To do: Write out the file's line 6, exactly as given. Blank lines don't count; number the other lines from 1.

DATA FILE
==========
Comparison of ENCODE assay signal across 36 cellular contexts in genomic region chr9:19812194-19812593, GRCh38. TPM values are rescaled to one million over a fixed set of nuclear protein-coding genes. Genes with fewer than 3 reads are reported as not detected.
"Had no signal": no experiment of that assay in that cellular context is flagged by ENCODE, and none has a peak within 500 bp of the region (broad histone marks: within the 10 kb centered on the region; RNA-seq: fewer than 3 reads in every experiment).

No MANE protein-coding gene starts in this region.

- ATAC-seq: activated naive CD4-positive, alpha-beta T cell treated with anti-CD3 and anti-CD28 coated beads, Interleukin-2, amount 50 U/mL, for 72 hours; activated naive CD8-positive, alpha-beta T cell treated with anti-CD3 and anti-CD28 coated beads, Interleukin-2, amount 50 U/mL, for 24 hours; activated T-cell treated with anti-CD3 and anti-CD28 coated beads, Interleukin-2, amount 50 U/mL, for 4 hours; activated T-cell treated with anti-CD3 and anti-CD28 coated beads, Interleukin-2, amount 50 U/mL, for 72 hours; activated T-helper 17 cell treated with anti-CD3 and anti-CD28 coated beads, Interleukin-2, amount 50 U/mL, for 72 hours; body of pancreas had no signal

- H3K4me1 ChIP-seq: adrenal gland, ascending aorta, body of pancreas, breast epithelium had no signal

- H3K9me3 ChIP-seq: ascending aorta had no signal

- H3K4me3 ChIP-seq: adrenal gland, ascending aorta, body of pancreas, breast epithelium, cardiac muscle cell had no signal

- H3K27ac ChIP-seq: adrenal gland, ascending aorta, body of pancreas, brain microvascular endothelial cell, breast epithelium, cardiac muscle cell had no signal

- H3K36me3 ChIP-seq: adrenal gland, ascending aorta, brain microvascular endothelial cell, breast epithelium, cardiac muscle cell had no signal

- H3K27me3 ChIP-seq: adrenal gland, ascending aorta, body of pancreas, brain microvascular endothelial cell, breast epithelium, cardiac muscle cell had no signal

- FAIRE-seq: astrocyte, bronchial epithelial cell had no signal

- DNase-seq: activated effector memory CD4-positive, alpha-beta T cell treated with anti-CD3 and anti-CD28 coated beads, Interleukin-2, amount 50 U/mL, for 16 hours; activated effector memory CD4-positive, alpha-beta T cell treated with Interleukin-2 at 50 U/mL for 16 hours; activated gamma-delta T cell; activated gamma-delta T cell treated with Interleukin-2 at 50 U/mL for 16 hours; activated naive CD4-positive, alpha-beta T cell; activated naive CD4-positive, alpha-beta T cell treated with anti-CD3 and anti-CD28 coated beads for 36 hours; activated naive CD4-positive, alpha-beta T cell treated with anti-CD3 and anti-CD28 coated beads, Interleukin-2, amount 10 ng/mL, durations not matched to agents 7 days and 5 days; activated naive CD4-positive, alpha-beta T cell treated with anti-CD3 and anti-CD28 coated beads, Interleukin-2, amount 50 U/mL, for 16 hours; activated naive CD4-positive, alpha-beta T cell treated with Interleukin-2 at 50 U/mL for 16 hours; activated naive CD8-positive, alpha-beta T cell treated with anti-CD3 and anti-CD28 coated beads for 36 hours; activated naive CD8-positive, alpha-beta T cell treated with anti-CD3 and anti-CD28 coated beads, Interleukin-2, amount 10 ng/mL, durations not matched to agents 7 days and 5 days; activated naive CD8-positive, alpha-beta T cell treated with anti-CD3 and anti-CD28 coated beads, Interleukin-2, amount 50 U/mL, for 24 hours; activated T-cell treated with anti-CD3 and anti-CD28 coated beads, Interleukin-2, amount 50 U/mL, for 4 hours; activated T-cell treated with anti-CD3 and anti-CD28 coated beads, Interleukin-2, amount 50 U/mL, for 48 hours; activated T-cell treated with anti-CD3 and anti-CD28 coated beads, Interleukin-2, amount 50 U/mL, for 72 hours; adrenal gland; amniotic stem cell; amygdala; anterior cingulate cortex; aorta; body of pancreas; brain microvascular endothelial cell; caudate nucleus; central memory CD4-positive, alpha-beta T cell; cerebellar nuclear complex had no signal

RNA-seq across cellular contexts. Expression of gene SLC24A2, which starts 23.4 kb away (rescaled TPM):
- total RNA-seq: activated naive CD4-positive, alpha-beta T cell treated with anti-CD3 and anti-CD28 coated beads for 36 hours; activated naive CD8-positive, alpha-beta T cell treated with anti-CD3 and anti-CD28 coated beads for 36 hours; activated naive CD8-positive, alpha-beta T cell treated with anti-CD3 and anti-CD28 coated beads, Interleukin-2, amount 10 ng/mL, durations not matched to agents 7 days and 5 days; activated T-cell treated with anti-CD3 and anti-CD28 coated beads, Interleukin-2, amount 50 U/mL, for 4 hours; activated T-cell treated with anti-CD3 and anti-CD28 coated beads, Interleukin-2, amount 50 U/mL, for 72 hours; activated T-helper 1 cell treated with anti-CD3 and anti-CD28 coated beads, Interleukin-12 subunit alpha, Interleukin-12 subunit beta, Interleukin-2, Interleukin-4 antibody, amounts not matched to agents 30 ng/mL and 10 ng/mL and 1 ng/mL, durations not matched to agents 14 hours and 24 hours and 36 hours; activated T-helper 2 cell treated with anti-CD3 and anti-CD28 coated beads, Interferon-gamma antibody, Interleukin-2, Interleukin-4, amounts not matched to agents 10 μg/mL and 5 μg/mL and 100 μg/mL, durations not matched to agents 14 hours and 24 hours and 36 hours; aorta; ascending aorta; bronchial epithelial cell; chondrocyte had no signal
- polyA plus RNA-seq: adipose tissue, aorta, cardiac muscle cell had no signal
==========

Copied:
- H3K9me3 ChIP-seq: ascending aorta had no signal